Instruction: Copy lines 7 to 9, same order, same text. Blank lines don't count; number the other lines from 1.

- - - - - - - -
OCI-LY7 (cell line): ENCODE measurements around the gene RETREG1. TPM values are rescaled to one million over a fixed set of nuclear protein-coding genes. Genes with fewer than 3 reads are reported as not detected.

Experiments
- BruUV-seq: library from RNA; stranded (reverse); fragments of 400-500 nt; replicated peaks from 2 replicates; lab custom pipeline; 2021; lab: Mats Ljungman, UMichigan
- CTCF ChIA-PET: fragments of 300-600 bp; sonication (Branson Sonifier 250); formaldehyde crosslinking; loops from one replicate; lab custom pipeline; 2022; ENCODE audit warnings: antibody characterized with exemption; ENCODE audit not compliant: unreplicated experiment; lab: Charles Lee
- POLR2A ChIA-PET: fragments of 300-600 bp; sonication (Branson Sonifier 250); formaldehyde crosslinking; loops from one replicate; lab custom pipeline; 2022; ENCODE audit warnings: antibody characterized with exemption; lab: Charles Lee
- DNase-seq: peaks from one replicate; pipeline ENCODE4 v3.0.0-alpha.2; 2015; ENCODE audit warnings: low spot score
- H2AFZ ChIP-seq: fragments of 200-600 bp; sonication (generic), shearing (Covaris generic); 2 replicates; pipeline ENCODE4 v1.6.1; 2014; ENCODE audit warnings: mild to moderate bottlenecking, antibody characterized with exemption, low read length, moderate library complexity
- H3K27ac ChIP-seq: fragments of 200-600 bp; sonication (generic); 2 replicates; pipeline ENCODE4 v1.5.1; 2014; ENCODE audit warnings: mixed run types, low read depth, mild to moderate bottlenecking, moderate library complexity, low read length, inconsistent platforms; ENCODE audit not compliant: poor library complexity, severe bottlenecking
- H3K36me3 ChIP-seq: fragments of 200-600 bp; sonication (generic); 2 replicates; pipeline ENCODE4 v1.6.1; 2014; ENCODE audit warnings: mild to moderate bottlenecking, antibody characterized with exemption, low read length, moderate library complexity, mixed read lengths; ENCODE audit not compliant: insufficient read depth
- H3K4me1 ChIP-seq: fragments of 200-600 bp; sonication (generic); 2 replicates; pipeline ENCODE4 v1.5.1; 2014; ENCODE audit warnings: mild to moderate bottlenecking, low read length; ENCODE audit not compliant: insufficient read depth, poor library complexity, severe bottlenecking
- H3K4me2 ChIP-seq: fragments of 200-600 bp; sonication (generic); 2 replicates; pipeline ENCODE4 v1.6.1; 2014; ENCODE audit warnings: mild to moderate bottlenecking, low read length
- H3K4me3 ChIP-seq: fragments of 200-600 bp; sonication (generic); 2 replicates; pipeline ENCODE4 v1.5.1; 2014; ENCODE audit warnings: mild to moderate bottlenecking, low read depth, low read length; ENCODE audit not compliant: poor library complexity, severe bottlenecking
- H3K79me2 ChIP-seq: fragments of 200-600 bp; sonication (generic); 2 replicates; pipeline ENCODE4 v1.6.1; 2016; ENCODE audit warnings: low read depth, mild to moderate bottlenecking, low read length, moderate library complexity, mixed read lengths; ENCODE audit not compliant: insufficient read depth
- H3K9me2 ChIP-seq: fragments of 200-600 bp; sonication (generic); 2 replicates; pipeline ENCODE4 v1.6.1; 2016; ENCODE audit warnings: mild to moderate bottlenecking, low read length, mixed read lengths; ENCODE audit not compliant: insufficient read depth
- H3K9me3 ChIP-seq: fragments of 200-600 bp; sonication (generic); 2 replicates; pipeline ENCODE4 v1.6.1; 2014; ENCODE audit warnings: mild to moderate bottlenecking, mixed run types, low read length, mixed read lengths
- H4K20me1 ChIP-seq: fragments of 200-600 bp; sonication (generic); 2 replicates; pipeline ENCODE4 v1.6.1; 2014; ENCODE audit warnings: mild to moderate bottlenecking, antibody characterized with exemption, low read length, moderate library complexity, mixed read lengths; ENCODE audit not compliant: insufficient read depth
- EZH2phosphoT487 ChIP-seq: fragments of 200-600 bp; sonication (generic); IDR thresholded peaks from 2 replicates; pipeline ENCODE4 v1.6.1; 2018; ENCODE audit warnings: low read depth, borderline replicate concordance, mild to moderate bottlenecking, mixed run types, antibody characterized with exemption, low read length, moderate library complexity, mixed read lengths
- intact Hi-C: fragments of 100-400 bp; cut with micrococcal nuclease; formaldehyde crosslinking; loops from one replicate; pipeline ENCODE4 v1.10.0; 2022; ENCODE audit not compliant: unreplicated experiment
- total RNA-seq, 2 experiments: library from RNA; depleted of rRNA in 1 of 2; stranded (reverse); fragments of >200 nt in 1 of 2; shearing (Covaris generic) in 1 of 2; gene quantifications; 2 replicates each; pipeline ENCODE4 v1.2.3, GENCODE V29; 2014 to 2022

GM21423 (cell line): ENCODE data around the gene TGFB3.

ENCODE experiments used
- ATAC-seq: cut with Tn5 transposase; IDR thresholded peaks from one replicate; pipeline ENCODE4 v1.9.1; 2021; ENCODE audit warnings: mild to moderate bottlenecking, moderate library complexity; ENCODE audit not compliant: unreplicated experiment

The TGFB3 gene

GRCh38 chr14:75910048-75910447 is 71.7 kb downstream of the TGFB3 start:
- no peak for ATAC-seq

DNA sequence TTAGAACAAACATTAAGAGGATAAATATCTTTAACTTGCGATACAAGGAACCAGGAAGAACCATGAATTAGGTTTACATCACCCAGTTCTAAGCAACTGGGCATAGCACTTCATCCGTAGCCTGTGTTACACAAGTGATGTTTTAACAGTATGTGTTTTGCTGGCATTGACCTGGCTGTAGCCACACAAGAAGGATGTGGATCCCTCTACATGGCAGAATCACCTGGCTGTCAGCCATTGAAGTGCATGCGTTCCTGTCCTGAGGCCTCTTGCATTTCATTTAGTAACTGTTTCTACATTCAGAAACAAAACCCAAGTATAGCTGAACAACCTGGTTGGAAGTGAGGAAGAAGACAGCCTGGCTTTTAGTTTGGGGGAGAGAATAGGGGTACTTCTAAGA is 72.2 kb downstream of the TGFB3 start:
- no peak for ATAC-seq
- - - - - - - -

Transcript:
- H2AFZ ChIP-seq: fragments of 200-600 bp; sonication (generic), shearing (Covaris generic); 2 replicates; pipeline ENCODE4 v1.6.1; 2014; ENCODE audit warnings: mild to moderate bottlenecking, antibody characterized with exemption, low read length, moderate library complexity
- H3K27ac ChIP-seq: fragments of 200-600 bp; sonication (generic); 2 replicates; pipeline ENCODE4 v1.5.1; 2014; ENCODE audit warnings: mixed run types, low read depth, mild to moderate bottlenecking, moderate library complexity, low read length, inconsistent platforms; ENCODE audit not compliant: poor library complexity, severe bottlenecking
- H3K36me3 ChIP-seq: fragments of 200-600 bp; sonication (generic); 2 replicates; pipeline ENCODE4 v1.6.1; 2014; ENCODE audit warnings: mild to moderate bottlenecking, antibody characterized with exemption, low read length, moderate library complexity, mixed read lengths; ENCODE audit not compliant: insufficient read depth